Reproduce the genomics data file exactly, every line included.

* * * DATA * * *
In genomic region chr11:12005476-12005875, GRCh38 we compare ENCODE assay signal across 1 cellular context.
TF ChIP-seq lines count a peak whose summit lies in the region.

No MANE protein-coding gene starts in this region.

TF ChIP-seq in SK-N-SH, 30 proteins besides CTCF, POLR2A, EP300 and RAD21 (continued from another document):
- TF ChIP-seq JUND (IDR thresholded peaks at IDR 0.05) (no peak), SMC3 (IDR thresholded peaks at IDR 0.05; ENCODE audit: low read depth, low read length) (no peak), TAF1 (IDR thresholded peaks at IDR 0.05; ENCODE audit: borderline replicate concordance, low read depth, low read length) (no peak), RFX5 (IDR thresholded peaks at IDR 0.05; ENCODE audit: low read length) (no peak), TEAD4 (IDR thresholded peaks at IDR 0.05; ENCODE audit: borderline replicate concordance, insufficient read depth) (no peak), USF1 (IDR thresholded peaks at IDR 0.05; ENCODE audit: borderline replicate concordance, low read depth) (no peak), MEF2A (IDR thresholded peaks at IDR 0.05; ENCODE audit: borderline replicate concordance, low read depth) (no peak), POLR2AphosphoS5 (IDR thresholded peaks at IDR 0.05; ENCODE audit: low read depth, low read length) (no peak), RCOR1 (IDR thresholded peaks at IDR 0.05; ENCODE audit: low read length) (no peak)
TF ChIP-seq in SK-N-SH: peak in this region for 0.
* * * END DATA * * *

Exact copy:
In genomic region chr11:12005476-12005875, GRCh38 we compare ENCODE assay signal across 1 cellular context.
TF ChIP-seq lines count a peak whose summit lies in the region.

No MANE protein-coding gene starts in this region.

TF ChIP-seq in SK-N-SH, 30 proteins besides CTCF, POLR2A, EP300 and RAD21 (continued from another document):
- TF ChIP-seq JUND (IDR thresholded peaks at IDR 0.05) (no peak), SMC3 (IDR thresholded peaks at IDR 0.05; ENCODE audit: low read depth, low read length) (no peak), TAF1 (IDR thresholded peaks at IDR 0.05; ENCODE audit: borderline replicate concordance, low read depth, low read length) (no peak), RFX5 (IDR thresholded peaks at IDR 0.05; ENCODE audit: low read length) (no peak), TEAD4 (IDR thresholded peaks at IDR 0.05; ENCODE audit: borderline replicate concordance, insufficient read depth) (no peak), USF1 (IDR thresholded peaks at IDR 0.05; ENCODE audit: borderline replicate concordance, low read depth) (no peak), MEF2A (IDR thresholded peaks at IDR 0.05; ENCODE audit: borderline replicate concordance, low read depth) (no peak), POLR2AphosphoS5 (IDR thresholded peaks at IDR 0.05; ENCODE audit: low read depth, low read length) (no peak), RCOR1 (IDR thresholded peaks at IDR 0.05; ENCODE audit: low read length) (no peak)
TF ChIP-seq in SK-N-SH: peak in this region for 0.